After adjusting for age, we found that men have significantly different ocular biometric, refractive, and clinical measurements compared to women. On average, men are more emmetropic, have less steep corneas (and thus lower corneal power), longer axial lengths, deeper anterior, and vitreous chambers, thicker lenses, and less lens nuclear opalescence. Next, we observed that although there is a hyperopic shift in both female and male Latinos aged 40 to 70 years, a relative myopic shift is present in those 70 years of age and older (Fig. 1) . Other age-related differences include shallower anterior chambers and thicker and more opalescent lenses in older persons compared with younger persons. There was no difference in the axial length or corneal power in older persons compared to younger persons. However, older Latino women had a shallower vitreous chamber compared to younger Latino women. This age-related difference in vitreous chamber depth was not present in men. Finally, axial length (and more specifically, vitreous chamber depth) was the greatest contributor to the magnitude of the noncycloplegic refractive error in the 40 to 80+ year age group. In addition to axial length, the other contributory components in order of importance were corneal power, lens thickness, lens opalescence, and anterior chamber depth. Last, the relative contribution of axial length decreased and that of lens opalescence increased in older persons compared to younger persons. 
The initial age-related hyperopic shift followed by a myopic shift in noncycloplegic refractive error have also been noted in other population-based studies in whites in the Beaver Dam, 16 Blue Mountains, 17 and Melbourne 18 studies, in Afro-Caribbeans in the Barbados study 19 , in both whites and African-Americans in the East Baltimore study, 20 in Mongolians, 11 and in the Singaporean Chinese. 10 Although the exact reason for the hyperopic shift in older persons is unclear, it may be due to the loss of accommodation in older persons compared to younger persons. Because we used noncycloplegic refraction any underlying hyperopia in younger persons would have been masked by the accommodative drive, whereas the loss of accommodative ability that comes with age would have unmasked the hyperopia in older persons. In contrast, the myopic shift in older Latinos (70+ years of age) may be due to the greater degree of lens opalescence. In support of this hypothesis, we found that after age-adjustment, participants with significant lens opalescence were significantly more myopic than those without lens opalescence.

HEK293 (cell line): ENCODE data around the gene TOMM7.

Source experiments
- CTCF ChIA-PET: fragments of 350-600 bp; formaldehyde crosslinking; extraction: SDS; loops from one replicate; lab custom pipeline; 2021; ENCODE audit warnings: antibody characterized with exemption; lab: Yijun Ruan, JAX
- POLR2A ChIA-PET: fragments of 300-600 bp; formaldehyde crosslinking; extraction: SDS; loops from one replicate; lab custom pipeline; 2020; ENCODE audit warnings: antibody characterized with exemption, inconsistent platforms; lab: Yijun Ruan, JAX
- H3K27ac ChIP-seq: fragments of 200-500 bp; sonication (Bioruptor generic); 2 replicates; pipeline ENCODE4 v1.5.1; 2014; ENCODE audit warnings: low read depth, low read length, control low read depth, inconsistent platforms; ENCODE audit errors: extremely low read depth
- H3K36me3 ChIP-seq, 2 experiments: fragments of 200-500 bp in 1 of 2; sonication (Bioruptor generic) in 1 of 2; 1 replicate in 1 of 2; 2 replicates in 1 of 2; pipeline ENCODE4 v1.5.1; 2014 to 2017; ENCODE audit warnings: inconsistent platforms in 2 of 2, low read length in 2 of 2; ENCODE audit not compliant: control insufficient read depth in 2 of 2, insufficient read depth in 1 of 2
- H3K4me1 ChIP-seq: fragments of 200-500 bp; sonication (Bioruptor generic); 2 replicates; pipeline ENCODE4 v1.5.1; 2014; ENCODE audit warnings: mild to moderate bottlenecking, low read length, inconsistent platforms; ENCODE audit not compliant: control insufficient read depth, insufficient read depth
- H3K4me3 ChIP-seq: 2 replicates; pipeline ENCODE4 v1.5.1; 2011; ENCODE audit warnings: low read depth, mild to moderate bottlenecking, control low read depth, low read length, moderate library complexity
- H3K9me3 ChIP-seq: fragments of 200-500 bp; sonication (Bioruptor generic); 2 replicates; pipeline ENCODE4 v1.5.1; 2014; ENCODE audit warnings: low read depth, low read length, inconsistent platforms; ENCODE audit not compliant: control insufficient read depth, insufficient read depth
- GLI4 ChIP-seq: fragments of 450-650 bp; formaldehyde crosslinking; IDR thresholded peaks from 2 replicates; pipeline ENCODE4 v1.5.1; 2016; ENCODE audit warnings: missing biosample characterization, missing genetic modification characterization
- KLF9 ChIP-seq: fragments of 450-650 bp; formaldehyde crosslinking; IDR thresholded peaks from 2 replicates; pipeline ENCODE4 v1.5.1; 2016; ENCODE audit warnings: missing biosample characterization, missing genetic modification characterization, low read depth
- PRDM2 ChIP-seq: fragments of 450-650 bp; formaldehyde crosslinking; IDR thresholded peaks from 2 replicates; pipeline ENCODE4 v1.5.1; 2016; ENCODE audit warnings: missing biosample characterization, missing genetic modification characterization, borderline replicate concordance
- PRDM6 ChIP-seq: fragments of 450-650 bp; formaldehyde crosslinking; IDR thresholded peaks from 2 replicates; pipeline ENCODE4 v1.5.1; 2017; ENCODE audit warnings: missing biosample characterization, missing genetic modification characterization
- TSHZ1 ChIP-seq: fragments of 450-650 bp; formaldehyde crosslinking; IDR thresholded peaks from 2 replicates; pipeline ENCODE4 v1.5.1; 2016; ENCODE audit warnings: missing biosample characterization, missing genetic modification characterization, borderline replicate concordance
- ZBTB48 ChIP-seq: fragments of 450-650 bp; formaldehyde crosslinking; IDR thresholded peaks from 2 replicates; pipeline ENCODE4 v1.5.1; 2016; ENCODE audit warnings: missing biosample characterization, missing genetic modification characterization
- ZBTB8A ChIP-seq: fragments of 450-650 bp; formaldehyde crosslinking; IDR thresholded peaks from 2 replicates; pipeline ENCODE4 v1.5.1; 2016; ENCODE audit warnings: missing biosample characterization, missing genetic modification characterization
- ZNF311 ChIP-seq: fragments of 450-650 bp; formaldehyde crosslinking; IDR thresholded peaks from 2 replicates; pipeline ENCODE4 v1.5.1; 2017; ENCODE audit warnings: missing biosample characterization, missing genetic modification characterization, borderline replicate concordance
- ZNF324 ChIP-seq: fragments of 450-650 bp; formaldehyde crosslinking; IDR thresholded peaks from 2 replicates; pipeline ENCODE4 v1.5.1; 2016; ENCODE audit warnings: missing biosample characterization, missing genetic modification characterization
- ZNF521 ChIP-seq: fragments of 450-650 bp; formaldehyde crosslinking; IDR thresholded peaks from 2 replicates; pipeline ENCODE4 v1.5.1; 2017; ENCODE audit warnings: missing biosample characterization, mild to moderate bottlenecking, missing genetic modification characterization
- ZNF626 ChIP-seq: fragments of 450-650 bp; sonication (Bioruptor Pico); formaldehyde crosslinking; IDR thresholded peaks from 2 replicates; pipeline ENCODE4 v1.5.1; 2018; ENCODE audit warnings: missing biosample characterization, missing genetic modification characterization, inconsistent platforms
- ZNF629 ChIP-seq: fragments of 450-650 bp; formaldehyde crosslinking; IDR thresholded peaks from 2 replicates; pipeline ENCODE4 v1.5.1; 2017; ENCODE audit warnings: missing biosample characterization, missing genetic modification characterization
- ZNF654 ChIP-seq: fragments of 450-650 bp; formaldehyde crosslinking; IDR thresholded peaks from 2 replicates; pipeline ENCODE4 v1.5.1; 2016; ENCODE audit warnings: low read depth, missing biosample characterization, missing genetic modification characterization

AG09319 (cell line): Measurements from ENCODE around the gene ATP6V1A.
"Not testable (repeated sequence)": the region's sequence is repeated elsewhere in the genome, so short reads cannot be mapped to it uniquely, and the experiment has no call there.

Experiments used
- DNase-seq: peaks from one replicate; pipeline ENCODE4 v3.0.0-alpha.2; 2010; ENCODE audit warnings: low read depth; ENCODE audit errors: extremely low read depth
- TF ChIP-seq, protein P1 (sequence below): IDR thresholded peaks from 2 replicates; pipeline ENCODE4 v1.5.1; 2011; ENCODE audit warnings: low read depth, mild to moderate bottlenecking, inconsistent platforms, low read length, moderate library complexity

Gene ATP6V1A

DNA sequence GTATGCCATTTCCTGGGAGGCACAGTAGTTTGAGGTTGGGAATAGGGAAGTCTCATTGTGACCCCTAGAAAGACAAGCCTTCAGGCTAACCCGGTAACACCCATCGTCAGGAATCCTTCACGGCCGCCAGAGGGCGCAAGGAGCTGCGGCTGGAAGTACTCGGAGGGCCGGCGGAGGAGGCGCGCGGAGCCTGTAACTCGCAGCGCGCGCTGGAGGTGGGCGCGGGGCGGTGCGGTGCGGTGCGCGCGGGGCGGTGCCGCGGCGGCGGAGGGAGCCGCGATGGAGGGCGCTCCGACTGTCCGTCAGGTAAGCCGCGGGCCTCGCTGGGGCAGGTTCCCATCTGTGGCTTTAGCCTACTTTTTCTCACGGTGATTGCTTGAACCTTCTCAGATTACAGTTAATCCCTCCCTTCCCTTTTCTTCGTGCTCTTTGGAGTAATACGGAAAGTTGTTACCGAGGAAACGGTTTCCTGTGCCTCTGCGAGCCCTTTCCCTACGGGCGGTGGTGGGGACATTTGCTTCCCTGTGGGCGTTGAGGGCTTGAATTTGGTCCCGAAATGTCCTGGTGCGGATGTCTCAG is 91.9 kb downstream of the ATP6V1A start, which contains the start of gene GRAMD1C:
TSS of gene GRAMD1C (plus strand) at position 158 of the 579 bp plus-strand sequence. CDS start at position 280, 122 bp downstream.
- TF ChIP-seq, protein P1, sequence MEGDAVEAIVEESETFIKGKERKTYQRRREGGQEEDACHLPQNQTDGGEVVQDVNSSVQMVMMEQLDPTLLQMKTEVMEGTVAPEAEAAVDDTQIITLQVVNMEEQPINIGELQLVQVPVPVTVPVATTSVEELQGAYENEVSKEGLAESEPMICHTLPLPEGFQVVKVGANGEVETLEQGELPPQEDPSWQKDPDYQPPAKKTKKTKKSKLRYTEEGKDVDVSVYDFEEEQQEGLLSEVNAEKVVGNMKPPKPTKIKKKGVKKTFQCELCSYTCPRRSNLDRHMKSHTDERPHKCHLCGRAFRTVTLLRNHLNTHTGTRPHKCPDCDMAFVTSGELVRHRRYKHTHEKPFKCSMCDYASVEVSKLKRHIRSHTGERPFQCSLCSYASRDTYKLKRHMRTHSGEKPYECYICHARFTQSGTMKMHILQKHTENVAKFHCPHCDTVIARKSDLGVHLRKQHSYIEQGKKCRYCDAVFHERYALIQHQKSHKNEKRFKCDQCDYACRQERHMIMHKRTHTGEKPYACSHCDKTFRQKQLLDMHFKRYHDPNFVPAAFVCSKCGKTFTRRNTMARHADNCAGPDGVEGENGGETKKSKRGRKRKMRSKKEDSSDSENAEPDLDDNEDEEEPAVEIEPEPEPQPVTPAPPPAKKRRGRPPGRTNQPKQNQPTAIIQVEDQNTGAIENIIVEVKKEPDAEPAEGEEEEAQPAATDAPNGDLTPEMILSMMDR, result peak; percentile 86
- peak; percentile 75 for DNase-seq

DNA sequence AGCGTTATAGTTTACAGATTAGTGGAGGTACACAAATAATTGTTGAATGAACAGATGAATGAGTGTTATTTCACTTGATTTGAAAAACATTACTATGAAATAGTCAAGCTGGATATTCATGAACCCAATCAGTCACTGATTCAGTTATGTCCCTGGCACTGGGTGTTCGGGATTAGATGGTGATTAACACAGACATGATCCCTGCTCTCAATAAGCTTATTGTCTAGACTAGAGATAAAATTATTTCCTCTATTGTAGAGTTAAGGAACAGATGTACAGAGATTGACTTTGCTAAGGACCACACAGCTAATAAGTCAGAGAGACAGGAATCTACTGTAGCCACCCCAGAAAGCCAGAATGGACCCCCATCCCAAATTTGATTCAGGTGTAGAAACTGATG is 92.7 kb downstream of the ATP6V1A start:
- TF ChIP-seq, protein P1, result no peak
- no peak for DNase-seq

To date, few population-based studies have reported biometric and related clinical data to describe age- and gender-related differences and assess the contribution of various components of the eye to refractive error in adults. 10 11 The two previous studies that have presented such detailed population-based data are from East Asia –the Mongolian Eye study 11 and the Tanjong Pagar Survey from Singapore. 10 The pattern of noncycloplegic refractive error is consistent between these studies and our study. In our study cohort, however, the hyperopic shift appears to occur up to a decade later (persons aged 40–70 years) than that observed in either Mongolia or Singapore (persons aged 40–60 years). Also, in our cohort, those persons aged 70 years and older were noted to have a relative myopic shift; again, this is a decade later than that observed in Mongolian and Singaporean Chinese. The reason for these differences is unclear. 
The specific determinants of refractive error in our study were primarily axial length (and more specifically vitreous chamber depth), corneal power, and lens opalescence. The contribution of corneal power remains consistent over the 40 to 80+ year age group. However, the relative contribution of axial length is smaller and that of lens opalescence is greater in older persons compared to younger persons. These differences in lens opalescence are probably related to changes in the refractive index of the lens noted in laboratory studies of lenticular aging. 21 Although this general pattern is consistent with that seen in Singaporean Chinese, our findings differ in significant ways. In our study, lens nuclear opalescence was an important contributor to refractive error in the overall model, and more specifically in those aged 50 years and older (Table 4) . In the Chinese, lens opalescence was significant and important in those aged 60 years and older but not in those aged 40–59 years. 10 Further supporting our observation is the fact that in our study the contributions of lens opalescence were paralleled by the contributions of lens thickness in those aged 50 years and older. Similar to our study, in the Chinese, lens thickness was an important and significant contributor in all persons, both younger (40–59 years) and older (60–81 years). 10 One explanation for these differences may be that, in the Chinese study, persons were divided into only two groups (40–59 and 60–81 years) whereas in our study we grouped all persons by decade (40–49, 50–59, 60–69, and so forth). These smaller groups allowed us to obtain a narrower range of ages so that we could better assess age-related differences.